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Savonius turbine





Savonius turbine
A low-cost Savonius turbine for domestic use developed by EMAT Ltd, of Gateshead, England
One of two main types of vertical-axis wind turbine (VAWT); the other is the Darrieus turbine. Invented in Finland in the 1922 by Sigurd J. Savonius, the Savonius turbine is S-shaped if viewed from above, and has two, three, or more scoops to catch the wind. Although, unlike the Darrieus turbine (which uses airfoils and aerodynamic lift to turn the blades), the Savonius turbine can't rotate faster than the speed of the wind, it does yield a high torque.

It is useful for grinding grain, pumping water, and many other tasks, but its slow rotational speeds make it unsuitable for generating electricity on a large-scale. Small electricity-producing Savonius turbines for domestic use, however, such as the one shown here, have been developed.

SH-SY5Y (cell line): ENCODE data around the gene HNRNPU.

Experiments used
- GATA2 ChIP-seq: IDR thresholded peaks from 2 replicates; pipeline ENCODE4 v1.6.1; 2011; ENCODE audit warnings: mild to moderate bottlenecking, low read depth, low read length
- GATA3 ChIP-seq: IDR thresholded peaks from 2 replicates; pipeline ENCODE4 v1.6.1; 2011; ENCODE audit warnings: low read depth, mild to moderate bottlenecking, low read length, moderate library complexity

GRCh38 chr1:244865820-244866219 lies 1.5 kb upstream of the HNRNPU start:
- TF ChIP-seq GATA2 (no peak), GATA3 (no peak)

Advantages

  • Having a vertical axis, the Savonius turbine continues to work effectively even if the wind changes direction.
  • Because the Savonius design works well even at low wind speeds, there's no need for a tower or other expensive structure to hold it in place, greatly reducing the initial setup cost.
  • The device is quiet, easy to build, and relatively small.
  • Because the turbine is close to the ground, maintenance is easy.

Disadvantage

  • The scoop system used to capture the wind's energy is half as efficient as a conventional turbine, resulting in less power generation.

Related categories

   • WIND POWER
   • TURBINES